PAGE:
GigaStudio Dithering and RME Hammerfall DSP Digiface
Hi...I just upgraded my sound card with the RME Hammerfall DSP Digiface, and I am very pleased with its ease of use, low latency, and excellent sound quality.
I did have a question about the GigaStudio dithering setting for this soundcard. The GigaStudio help says that dithering to 16 bits should only be used when the card doesn\'t support 24 bits. Since the RME Digiface card supports 24 bits I decided to disable the dithering I had used before my upgrade.
But then the GigaStudio help confusingly goes on to say that if you are using a separate D/A converter, then dithering should be enabled to avoid pops. And I am using a separate D/A converter, a Frontier Design Tango24 hooked up to the all digital RME Digiface via ADAT. So should I enable dithering or not? For now I have left it disabled and have not heard any pops.
In fact, this also leads to some questions about dithering in general. I thought GigaStudio did not support 24 bits, only 16 bits. But I guess I have come to realize that this just means 16 bit samples, right? The mixing and effects might be done at higher bit levels for better sound quality, right? So dithering should probably only be used if the soundcard itself only supports a maximum of 16 bits. And then GigaStudio has dithering type 0 and type 1. What does that mean and when should a particular type be used?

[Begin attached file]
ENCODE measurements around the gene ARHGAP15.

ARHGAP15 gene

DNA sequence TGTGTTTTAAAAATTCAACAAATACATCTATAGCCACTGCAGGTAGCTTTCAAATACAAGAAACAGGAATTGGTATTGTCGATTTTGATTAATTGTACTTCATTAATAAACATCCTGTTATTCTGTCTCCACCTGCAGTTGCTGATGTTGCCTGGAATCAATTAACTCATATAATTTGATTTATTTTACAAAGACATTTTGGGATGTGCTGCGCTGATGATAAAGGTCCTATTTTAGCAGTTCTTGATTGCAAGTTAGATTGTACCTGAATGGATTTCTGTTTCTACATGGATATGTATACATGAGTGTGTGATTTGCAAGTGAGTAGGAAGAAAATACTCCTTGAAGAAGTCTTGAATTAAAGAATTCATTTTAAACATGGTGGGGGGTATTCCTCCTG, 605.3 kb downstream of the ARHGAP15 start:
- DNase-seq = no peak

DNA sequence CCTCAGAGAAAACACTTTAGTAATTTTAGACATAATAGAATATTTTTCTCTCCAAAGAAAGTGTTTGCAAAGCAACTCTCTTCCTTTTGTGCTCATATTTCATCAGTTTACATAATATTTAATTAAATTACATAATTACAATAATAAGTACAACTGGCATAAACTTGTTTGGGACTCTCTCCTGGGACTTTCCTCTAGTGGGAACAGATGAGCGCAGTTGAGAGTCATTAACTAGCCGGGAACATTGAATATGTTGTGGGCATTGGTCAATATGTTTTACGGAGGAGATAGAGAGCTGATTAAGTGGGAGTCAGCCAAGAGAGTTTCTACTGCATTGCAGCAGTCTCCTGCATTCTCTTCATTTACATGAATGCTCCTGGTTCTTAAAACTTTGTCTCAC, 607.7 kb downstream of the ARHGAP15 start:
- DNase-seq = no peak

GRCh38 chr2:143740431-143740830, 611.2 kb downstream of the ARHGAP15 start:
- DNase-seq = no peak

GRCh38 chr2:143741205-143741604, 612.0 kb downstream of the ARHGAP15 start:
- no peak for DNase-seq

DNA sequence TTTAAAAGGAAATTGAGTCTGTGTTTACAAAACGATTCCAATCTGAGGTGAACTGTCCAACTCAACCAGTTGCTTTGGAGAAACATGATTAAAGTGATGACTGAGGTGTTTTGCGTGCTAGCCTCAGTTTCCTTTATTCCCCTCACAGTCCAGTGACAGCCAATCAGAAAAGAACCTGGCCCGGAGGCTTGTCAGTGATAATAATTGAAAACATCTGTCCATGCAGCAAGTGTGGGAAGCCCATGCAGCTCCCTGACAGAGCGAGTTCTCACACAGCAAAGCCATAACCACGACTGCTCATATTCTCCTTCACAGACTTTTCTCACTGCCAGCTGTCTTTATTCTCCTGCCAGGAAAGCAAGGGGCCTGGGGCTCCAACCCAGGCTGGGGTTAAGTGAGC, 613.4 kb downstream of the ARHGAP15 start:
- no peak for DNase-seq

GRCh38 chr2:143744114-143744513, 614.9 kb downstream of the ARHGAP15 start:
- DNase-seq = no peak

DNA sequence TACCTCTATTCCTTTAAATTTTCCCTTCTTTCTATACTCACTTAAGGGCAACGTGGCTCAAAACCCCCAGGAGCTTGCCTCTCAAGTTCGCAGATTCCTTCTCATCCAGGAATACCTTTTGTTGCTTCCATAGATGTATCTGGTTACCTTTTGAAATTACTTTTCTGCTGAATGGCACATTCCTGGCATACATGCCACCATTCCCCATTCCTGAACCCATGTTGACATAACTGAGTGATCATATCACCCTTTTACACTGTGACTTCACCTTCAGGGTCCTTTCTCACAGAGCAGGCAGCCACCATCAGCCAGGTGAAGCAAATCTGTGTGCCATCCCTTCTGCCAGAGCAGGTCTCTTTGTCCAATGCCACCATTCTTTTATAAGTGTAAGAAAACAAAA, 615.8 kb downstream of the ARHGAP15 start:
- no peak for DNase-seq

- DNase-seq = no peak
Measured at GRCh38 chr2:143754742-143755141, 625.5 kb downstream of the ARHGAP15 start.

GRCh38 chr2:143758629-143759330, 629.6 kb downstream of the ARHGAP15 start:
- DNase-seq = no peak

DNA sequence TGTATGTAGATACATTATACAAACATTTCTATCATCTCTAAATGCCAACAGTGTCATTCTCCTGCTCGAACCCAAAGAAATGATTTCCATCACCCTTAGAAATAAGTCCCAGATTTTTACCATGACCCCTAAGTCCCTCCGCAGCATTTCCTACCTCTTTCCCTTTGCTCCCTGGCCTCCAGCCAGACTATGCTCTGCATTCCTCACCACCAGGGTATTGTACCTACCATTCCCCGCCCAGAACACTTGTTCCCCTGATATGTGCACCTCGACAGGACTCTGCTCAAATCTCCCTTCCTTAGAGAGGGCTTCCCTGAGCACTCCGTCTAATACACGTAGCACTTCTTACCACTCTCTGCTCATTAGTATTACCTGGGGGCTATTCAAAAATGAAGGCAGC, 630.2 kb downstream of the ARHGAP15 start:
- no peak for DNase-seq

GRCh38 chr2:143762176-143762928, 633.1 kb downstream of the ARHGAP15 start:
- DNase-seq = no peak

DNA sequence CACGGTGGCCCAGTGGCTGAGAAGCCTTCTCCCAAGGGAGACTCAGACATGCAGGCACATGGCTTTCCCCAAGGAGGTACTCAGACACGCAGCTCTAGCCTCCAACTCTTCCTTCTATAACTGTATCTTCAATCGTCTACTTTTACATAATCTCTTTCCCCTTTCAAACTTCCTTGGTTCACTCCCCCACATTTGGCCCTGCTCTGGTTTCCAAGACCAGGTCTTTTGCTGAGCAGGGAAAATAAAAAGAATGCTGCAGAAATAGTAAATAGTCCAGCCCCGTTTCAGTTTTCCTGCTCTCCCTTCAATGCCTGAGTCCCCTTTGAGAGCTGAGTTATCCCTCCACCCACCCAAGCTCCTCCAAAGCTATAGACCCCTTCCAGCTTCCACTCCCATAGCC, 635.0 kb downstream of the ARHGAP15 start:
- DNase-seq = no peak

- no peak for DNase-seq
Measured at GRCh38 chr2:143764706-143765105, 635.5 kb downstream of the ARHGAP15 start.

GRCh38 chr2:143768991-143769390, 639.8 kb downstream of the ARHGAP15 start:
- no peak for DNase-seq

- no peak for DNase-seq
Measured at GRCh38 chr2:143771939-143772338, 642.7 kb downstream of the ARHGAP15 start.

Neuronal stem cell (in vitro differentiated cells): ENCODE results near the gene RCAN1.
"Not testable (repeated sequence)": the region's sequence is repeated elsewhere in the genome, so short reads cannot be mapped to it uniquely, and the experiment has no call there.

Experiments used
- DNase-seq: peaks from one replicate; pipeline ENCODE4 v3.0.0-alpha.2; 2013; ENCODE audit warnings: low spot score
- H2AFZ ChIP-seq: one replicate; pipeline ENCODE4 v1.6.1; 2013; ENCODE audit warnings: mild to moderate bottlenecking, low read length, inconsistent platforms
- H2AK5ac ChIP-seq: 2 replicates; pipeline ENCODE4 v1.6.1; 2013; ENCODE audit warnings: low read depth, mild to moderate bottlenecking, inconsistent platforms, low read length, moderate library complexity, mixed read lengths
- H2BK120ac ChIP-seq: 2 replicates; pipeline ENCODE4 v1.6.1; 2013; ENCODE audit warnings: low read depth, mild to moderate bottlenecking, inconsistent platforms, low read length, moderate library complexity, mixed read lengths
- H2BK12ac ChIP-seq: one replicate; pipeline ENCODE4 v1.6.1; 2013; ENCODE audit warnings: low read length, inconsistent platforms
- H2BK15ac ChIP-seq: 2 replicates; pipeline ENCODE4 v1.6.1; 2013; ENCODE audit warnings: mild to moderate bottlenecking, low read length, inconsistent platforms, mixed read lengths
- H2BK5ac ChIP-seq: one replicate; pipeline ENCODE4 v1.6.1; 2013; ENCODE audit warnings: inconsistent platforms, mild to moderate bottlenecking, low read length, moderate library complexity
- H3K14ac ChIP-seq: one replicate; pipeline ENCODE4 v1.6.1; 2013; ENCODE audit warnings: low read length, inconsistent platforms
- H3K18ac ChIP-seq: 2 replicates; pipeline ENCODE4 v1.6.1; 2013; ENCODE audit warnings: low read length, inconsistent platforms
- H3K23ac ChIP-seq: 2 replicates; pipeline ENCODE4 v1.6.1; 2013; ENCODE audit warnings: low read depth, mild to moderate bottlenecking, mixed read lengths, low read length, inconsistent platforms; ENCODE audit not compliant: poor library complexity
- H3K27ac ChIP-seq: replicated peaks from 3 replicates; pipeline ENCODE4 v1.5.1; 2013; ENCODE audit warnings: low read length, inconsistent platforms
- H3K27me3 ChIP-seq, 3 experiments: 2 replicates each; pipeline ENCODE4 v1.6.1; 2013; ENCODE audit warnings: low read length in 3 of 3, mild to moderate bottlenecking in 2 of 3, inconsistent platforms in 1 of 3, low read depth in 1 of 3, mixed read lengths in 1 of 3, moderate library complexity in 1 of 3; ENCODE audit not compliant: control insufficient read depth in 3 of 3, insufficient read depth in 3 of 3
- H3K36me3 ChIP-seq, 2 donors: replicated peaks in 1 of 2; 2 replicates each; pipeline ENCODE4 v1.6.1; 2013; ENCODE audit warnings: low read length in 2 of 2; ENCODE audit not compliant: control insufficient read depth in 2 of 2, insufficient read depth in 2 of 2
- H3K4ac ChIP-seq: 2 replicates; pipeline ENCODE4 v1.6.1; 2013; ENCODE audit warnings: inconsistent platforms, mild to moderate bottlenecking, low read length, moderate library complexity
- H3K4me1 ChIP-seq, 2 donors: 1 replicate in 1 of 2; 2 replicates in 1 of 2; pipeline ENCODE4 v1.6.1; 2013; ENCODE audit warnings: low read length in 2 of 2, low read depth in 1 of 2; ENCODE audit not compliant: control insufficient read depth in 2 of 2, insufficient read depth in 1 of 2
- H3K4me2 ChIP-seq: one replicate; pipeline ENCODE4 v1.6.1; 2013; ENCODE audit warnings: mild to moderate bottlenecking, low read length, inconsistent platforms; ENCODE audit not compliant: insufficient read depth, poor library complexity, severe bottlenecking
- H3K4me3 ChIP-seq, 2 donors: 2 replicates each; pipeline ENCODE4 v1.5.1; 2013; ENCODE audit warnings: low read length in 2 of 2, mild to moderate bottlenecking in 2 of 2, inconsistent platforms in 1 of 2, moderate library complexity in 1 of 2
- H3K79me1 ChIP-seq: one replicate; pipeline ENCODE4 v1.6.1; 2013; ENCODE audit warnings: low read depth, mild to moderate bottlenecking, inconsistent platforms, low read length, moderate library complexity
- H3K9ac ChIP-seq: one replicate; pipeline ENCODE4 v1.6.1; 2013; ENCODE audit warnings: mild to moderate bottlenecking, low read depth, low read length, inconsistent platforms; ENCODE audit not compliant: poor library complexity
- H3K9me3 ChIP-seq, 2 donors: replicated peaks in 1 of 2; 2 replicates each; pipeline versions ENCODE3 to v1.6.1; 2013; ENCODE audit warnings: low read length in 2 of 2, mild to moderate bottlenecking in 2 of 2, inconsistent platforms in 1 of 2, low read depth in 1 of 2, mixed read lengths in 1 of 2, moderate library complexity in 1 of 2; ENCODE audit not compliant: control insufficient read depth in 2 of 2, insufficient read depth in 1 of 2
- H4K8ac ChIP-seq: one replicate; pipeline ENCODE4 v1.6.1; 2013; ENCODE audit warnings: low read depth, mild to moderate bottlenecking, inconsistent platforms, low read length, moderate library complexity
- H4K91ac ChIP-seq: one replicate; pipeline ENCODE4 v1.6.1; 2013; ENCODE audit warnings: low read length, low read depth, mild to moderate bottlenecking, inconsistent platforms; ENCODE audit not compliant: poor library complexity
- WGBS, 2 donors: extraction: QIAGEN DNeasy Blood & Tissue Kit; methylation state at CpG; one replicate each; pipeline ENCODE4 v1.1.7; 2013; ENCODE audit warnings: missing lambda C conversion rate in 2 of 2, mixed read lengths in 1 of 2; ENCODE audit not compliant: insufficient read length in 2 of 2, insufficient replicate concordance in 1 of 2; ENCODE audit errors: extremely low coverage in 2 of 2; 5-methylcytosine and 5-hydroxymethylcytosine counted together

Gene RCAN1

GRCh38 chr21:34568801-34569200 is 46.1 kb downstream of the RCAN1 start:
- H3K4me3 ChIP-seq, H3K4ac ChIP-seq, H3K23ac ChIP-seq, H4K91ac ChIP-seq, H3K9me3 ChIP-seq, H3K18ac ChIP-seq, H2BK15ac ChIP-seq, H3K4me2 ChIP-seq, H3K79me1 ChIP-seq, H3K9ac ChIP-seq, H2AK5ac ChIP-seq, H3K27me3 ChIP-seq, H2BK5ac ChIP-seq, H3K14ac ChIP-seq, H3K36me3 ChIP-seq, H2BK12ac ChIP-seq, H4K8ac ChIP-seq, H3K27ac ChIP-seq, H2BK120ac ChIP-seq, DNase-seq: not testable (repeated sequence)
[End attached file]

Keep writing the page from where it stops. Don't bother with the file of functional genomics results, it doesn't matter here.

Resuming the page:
Re: GigaStudio Dithering and RME Hammerfall DSP Digiface
The simple answer is \"don\'t use dithering in your case\".
You are right about Giga using 16-bit samples and creating a 24-bit mix. The dithering should only be used in the case of a 16-bit D/A.
There are three basic ways to get to 16-bits: truncate (just hack off the lower bits), round (add 0.5, then hack) and dither (add noise, then hack). The dither method reduces \"banding\" by randomizing the point at which the bit cutoff occurs. In video signals the banding due to truncating/rounding is really evident. With a slow ramp you literally see bands of different brighness across the screen. Dithering helps mask this effect.
The two dither types would likely be two different noise profiles. I guess it comes down to which one your ears prefer when using 16-bit audio. I\'ve never seen anything published by Nemesys/Tascam that defines the profiles. (White noise / pink noise / Giga noise?)